They found accelerated brain aging among hypertensive and prehypertensive individuals in their 40s, including damage to the structural integrity of the brain’s white matter and the volume of its gray matter.
This suggests that vascular brain injury develops insidiously over the lifetime with discernible effects. The study is the first to demonstrate that there is structural damage to the brains of adults in young middle age as a result of high blood pressure.
Structural damage to the brain’s white matter caused by high blood pressure has been associated with cognitive decline in older individuals.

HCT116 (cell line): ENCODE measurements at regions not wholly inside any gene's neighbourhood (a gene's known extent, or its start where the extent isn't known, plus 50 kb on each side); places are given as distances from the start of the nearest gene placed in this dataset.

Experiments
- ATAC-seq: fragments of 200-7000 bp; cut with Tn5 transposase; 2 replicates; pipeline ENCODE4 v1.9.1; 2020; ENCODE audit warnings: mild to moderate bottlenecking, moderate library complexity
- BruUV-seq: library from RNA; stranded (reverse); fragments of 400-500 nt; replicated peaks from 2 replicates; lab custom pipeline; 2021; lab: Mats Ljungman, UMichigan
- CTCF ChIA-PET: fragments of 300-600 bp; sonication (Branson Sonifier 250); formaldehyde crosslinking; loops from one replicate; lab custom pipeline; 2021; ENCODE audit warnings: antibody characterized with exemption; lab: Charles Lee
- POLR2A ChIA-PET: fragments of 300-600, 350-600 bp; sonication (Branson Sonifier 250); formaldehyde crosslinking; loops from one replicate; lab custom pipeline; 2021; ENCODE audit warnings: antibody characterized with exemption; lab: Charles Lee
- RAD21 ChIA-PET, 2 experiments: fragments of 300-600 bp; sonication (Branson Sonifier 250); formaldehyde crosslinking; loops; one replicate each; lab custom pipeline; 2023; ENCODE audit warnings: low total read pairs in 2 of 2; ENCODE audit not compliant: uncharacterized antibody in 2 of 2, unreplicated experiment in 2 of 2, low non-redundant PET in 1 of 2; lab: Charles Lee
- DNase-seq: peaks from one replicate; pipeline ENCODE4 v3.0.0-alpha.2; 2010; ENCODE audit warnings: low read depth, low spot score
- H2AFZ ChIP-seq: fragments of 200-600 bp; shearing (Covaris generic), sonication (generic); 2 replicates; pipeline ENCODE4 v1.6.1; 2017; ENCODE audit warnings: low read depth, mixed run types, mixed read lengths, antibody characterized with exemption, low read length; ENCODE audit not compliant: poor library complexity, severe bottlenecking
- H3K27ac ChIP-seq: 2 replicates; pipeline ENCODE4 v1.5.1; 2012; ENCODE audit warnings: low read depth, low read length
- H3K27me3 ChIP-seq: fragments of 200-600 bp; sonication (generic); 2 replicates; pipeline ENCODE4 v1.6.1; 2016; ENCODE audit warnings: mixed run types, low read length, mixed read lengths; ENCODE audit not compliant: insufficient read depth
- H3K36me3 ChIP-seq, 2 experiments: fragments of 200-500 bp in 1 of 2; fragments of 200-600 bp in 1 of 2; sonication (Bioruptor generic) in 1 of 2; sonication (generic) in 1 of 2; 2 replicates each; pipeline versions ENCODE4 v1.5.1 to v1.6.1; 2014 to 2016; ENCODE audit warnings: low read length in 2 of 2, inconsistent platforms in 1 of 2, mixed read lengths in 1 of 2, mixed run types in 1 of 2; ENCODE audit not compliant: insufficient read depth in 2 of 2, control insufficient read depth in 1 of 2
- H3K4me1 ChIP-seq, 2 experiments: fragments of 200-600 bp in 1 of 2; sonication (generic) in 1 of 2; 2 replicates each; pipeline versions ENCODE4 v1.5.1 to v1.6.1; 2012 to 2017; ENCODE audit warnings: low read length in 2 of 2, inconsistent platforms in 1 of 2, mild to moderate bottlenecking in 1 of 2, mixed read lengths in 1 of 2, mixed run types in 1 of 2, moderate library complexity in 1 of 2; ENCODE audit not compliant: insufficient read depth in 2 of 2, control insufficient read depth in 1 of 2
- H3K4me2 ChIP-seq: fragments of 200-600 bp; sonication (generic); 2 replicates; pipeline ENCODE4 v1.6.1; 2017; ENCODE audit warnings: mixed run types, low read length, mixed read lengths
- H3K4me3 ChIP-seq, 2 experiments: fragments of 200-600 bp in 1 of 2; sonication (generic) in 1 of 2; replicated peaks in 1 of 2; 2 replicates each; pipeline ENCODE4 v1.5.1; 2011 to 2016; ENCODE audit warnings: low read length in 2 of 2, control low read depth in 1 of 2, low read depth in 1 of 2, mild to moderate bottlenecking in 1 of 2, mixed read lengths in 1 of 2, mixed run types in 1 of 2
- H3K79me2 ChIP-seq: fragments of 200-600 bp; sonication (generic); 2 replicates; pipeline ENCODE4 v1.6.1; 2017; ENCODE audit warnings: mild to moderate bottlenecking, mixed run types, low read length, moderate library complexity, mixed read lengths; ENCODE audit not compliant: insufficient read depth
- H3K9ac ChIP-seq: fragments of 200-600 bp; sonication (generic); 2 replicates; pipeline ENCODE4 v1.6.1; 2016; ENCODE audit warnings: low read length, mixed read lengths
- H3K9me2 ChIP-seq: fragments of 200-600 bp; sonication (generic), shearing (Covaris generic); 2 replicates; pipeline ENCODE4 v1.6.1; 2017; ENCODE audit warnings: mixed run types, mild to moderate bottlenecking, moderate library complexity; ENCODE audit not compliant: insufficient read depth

The research emphasizes the need for lifelong attention to vascular risk factors for brain aging.
Normal blood pressure has a systolic blood pressure below 120, and a diastolic pressure below 80. Prehypertension blood pressure range is a top number between 120 and 139, and a bottom number between 80 and 89.
Elevated blood pressure affects about 50 million Americans and is associated with a 62 percent risk of cerebrovascular disease, and a 49 percent risk of cardiovascular disease.
The study says there is evidence that lowering blood pressure among people in middle age and in the young elderly can help prevent late-life cognitive decline and dementia.
Bottom Line: People can influence their late-life brain health by knowing and treating their blood pressure at a young age, when you wouldn’t necessarily be thinking about it.
Article appeared in Lancet